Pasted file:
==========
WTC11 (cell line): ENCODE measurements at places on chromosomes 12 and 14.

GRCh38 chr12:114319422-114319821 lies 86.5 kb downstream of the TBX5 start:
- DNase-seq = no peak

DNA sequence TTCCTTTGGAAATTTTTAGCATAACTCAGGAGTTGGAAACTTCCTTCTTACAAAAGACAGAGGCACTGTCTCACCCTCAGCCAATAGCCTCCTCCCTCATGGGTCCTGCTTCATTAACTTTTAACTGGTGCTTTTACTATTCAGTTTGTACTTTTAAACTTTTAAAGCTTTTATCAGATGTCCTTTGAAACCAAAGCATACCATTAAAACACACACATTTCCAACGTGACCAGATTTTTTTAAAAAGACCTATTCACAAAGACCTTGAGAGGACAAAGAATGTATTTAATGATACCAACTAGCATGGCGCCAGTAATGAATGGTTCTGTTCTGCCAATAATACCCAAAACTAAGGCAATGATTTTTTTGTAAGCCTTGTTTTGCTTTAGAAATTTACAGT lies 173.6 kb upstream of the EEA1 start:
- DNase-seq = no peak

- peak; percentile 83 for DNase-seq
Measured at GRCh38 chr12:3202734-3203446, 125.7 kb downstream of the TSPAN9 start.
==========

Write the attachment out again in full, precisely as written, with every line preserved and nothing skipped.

WTC11 (cell line): ENCODE measurements at places on chromosomes 12 and 14.

GRCh38 chr12:114319422-114319821 lies 86.5 kb downstream of the TBX5 start:
- DNase-seq = no peak

DNA sequence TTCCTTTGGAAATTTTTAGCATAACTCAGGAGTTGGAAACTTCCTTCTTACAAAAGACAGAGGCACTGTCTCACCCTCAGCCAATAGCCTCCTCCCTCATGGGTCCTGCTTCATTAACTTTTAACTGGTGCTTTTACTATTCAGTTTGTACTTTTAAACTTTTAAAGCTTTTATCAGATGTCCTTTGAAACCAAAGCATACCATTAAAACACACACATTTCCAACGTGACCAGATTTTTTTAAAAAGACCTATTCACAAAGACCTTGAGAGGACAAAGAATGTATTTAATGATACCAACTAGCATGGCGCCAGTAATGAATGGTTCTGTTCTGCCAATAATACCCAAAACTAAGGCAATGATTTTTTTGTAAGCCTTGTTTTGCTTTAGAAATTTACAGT lies 173.6 kb upstream of the EEA1 start:
- DNase-seq = no peak

- peak; percentile 83 for DNase-seq
Measured at GRCh38 chr12:3202734-3203446, 125.7 kb downstream of the TSPAN9 start.